13 Signs on Your Face that May Indicate a Health Issue

Although you may not relate them, many body problems can manifest in the face, so you must learn to recognize them in order to take action.
13 Signs on Your Face that May Indicate a Health Issue
Maricela Jiménez López

Reviewed and approved by the doctor Maricela Jiménez López.

Written by Lorena González

Last update: 15 December, 2022

Sometimes, all it takes is a look in the mirror and paying attention to some details in your face to detect any disease you may be suffering from.

Just look in the mirror and watch out for the details that we’ll go over below. As they say, “The face is the reflection of the soul”. Maybe that is why it’s also the reflection of our health. Your face is one of the best indicators of your health.

13 signs on your face that may indicate diseases

Remember that these signs don’t always reflect diseases but can actually be an effect of hormonal changes or lack of sleep, among other causes. Therefore, if you suspect that you’re suffering from a serious disease, it’s best to see a doctor to get diagnosed and the right treatment.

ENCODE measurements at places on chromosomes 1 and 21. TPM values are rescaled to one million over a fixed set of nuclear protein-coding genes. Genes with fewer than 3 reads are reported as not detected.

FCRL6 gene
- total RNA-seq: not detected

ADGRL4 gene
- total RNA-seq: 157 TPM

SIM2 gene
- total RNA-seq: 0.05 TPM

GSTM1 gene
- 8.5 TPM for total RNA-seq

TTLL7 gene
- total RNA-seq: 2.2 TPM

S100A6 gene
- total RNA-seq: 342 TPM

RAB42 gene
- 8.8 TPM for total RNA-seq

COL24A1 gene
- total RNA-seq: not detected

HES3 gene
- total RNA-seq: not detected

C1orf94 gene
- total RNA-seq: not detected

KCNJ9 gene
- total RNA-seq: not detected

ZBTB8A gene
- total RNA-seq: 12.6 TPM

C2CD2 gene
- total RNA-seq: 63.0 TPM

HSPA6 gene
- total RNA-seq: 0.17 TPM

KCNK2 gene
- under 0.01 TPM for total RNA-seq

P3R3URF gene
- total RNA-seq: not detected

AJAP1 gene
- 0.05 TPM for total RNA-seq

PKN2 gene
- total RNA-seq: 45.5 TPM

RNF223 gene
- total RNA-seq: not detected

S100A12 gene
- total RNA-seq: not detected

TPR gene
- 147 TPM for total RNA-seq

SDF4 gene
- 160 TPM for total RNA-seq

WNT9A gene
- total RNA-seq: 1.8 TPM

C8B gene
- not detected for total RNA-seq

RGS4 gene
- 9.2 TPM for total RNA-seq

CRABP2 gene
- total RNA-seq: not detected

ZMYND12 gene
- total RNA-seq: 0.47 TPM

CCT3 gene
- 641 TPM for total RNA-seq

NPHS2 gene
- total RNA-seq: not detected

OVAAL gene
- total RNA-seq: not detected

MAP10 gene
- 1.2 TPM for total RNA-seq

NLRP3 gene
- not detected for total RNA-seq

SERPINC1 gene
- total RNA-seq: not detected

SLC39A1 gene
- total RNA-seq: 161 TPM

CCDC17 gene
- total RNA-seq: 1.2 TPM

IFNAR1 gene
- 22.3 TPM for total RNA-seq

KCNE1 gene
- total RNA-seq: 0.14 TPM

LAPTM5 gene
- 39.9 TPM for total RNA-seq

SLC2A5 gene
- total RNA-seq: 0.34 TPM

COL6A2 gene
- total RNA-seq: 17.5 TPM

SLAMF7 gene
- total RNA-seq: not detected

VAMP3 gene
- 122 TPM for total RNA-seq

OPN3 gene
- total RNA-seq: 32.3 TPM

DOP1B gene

1. Dark bags and circles under the eyes

In general, under-eye bags are genetic. However, if they appear overnight, making you look tired or sick, then it might be something else.

Some of the possible causes are:

  • Lack of sleep.
  • Alcohol abuse.
  • Smoking.
  • A hormone imbalance.
  • Poor nutrition.

2. Spots or acne on the forehead

rose petals for acne

Did you suddely get mild acne? This can be due to certain digestive problems or the consumption of fatty foods. Some evidence seems to suggest that the gastrointestinal tract is related to the appearance of acne.

If this is the case, it’s best to make small eating habit changes. Don’t hesitate to go see a nutritionist for expert advice.

We recommend you read: 5 Natural Treatments for Facial Acne

3. Red nose

If you notice that your nose is redder than usual, remember that it connects to various blood vessels. If some aren’t working well, the color could automatically change.

Go to the doctor as soon as possible to get it checked out. It could be a health issue that requires significant medical attention, such as rhinophyma, or just allergies or a simple cold.

4. Yellow skin and eyes

This could mean that your liver isn’t working properly. Jaundice is the yellowing of the skin or eyes due to bilirubin and can be a sign of various health problems.